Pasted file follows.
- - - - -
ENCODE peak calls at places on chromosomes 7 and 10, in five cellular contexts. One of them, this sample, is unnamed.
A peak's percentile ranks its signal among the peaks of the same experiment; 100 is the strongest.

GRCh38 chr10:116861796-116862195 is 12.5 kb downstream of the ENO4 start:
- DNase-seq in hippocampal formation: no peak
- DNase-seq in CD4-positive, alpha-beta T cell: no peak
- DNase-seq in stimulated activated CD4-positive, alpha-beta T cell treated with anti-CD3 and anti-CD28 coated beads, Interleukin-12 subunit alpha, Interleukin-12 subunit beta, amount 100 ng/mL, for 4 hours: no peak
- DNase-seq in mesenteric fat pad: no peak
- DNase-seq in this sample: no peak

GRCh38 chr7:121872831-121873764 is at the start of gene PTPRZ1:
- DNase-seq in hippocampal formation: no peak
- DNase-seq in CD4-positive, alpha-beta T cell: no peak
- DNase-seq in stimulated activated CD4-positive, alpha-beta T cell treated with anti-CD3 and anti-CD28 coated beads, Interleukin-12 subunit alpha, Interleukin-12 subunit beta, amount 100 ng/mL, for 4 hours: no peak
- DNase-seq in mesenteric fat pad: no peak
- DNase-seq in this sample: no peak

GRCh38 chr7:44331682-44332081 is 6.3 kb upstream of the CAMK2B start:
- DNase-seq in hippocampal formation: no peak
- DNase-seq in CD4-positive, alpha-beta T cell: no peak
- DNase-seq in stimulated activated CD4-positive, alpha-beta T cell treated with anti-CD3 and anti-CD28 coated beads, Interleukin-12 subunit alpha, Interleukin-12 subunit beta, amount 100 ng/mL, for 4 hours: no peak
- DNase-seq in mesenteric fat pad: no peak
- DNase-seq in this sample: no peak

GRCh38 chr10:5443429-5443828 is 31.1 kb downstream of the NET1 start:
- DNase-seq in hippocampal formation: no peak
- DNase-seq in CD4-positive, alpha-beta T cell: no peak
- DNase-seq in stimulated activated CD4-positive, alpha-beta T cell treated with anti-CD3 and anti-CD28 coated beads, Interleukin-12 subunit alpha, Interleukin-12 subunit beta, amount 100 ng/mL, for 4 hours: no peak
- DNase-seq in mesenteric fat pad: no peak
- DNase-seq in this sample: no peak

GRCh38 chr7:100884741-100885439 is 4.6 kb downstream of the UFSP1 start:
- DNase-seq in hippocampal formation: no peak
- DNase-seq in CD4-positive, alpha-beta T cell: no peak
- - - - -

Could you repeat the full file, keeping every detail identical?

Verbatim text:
ENCODE peak calls at places on chromosomes 7 and 10, in five cellular contexts. One of them, this sample, is unnamed.
A peak's percentile ranks its signal among the peaks of the same experiment; 100 is the strongest.

GRCh38 chr10:116861796-116862195 is 12.5 kb downstream of the ENO4 start:
- DNase-seq in hippocampal formation: no peak
- DNase-seq in CD4-positive, alpha-beta T cell: no peak
- DNase-seq in stimulated activated CD4-positive, alpha-beta T cell treated with anti-CD3 and anti-CD28 coated beads, Interleukin-12 subunit alpha, Interleukin-12 subunit beta, amount 100 ng/mL, for 4 hours: no peak
- DNase-seq in mesenteric fat pad: no peak
- DNase-seq in this sample: no peak

GRCh38 chr7:121872831-121873764 is at the start of gene PTPRZ1:
- DNase-seq in hippocampal formation: no peak
- DNase-seq in CD4-positive, alpha-beta T cell: no peak
- DNase-seq in stimulated activated CD4-positive, alpha-beta T cell treated with anti-CD3 and anti-CD28 coated beads, Interleukin-12 subunit alpha, Interleukin-12 subunit beta, amount 100 ng/mL, for 4 hours: no peak
- DNase-seq in mesenteric fat pad: no peak
- DNase-seq in this sample: no peak

GRCh38 chr7:44331682-44332081 is 6.3 kb upstream of the CAMK2B start:
- DNase-seq in hippocampal formation: no peak
- DNase-seq in CD4-positive, alpha-beta T cell: no peak
- DNase-seq in stimulated activated CD4-positive, alpha-beta T cell treated with anti-CD3 and anti-CD28 coated beads, Interleukin-12 subunit alpha, Interleukin-12 subunit beta, amount 100 ng/mL, for 4 hours: no peak
- DNase-seq in mesenteric fat pad: no peak
- DNase-seq in this sample: no peak

GRCh38 chr10:5443429-5443828 is 31.1 kb downstream of the NET1 start:
- DNase-seq in hippocampal formation: no peak
- DNase-seq in CD4-positive, alpha-beta T cell: no peak
- DNase-seq in stimulated activated CD4-positive, alpha-beta T cell treated with anti-CD3 and anti-CD28 coated beads, Interleukin-12 subunit alpha, Interleukin-12 subunit beta, amount 100 ng/mL, for 4 hours: no peak
- DNase-seq in mesenteric fat pad: no peak
- DNase-seq in this sample: no peak

GRCh38 chr7:100884741-100885439 is 4.6 kb downstream of the UFSP1 start:
- DNase-seq in hippocampal formation: no peak
- DNase-seq in CD4-positive, alpha-beta T cell: no peak